staff and news service reports
updated 6/15/2010 1:11:23 PM ET 2010-06-15T17:11:23

Volunteering in America is on the rise.

Americans spent 100 million more hours helping their communities last year, a new federal report says, and the number of people getting involved went up by 1.6 million to 63.4 million.

It's the biggest increase in volunteers in a single year since 2003, and it came in the midst of a punishing recession, according to a report released Tuesday by the government-run Corporation for National and Community Service. The agency oversees national service programs including AmeriCorps.

The rise in volunteers comes as the nation struggles to regain its economic footing amid high unemployment.

The report points to lower volunteer rates in states with high rates of unemployment and in cities with high rates of foreclosures.

Patrick Corvington, who leads the government's national service agency, said people in these affected areas are still helping a neighbor in need or cleaning up a nearby park. He said the report reflects those serving through more formal organizations and nonprofits, and doesn't capture those giving in other ways.

Women largely contributed to the jump in volunteers. In 2009, 36.7 million women volunteered, up 1.2 million from 2008. More blacks also gave their time.

Americans overall set aside 8.1 billion hours to lend a hand, with the typical volunteer donating about 52 hours for the year.

Raising money or selling items was the top volunteer activity, followed by collecting and distributing food. Others spent time providing transportation or labor, and tutoring or teaching.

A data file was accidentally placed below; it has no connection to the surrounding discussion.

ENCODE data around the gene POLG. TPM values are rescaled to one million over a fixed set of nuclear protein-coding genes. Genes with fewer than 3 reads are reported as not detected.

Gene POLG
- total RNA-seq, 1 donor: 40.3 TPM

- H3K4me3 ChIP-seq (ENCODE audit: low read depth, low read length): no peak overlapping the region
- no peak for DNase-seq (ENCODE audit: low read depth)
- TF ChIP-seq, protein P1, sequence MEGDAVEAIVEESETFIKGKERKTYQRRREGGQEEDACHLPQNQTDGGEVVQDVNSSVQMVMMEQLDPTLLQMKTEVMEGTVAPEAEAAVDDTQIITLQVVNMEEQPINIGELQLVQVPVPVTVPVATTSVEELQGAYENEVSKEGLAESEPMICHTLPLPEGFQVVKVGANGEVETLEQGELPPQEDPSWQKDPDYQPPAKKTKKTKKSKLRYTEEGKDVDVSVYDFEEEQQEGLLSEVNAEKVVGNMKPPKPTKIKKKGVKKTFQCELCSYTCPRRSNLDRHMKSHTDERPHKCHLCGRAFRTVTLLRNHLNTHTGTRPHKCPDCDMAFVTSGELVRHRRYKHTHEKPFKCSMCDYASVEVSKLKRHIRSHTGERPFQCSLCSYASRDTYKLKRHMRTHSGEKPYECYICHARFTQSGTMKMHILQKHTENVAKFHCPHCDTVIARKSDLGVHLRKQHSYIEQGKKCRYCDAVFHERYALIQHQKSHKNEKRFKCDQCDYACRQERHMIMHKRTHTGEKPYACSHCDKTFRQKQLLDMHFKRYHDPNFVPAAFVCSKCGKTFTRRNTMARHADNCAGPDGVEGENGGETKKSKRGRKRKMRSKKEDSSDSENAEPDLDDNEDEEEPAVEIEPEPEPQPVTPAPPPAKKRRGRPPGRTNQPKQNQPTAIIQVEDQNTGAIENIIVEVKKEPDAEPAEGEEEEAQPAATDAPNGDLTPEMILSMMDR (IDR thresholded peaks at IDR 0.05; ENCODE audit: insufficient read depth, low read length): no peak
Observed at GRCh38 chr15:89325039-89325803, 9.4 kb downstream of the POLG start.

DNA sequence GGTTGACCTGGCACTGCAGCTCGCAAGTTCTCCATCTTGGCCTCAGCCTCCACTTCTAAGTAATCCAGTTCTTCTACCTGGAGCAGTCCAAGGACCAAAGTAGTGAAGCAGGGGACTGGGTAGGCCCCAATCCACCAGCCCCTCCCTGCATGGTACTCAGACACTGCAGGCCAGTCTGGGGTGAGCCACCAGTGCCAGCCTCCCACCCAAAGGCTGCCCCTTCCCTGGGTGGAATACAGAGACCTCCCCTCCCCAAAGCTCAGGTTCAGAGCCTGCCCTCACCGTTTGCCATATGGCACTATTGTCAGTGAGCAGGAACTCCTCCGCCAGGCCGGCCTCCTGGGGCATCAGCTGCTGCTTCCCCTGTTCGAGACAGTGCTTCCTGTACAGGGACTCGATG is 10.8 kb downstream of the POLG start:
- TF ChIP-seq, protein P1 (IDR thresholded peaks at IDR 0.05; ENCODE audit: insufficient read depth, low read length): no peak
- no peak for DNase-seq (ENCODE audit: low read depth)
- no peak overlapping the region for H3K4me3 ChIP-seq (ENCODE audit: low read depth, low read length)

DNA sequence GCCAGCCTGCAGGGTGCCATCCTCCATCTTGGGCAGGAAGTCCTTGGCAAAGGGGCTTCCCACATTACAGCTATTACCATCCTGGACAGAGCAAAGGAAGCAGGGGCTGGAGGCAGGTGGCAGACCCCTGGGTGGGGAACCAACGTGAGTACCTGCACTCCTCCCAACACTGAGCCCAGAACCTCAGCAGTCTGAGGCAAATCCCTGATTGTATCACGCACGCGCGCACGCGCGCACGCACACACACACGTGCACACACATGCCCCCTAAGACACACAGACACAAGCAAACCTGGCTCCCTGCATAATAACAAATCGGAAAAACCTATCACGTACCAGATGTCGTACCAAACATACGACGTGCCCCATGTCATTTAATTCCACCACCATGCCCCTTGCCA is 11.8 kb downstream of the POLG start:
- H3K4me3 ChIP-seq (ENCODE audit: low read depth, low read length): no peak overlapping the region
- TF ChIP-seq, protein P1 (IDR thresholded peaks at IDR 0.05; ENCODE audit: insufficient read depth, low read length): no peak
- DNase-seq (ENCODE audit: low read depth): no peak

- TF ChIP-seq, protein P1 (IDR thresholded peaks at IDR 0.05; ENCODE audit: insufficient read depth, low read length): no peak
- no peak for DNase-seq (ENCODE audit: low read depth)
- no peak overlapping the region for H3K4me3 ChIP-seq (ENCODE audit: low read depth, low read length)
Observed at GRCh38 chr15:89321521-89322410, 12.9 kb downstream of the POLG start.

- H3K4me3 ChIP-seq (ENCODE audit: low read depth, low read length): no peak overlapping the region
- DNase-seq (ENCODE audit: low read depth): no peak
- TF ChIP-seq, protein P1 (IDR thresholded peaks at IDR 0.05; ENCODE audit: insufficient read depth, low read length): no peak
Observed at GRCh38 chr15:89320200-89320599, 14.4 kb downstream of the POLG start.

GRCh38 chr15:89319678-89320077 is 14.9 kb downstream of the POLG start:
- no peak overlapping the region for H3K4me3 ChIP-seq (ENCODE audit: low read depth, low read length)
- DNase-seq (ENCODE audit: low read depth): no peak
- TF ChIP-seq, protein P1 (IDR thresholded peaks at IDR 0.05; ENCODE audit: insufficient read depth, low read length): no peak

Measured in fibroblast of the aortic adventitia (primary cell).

People primarily served through religious organizations or social and community groups.

The increase in volunteerism came during one of the nation's worse economic downturns. Charitable donations fell last year, as some people seemed to choose to give time rather than money.

A report last week from the Giving USA Foundation and the Center on Philanthropy at Indiana University found that total charitable contributions fell 3.6 percent to $303.75 billion last year — the first decline in giving since 1987 and only the second since Giving USA began publishing annual reports in 1956.

"Folks throughout the country are looking around their communities, seeing people in pain and turning toward the problems, not away from them," said Corvington. "It's an important shift — folks want to get engaged, want to make a difference."

Since taking office in January 2009, President Barack Obama has made it a priority to bolster national service programs. Both he and first lady Michelle Obama have spoken on the topic, challenging others to donate their time to causes in their neighborhoods as a way to help where government alone cannot. The Obamas have volunteered for a number projects, and the president started "United We Serve," a nationwide service initiative to get people involved in volunteering.

The corporation prepared the report, called "Volunteering in America," in partnership with the Bureau of Labor Statistics and the Census Bureau.

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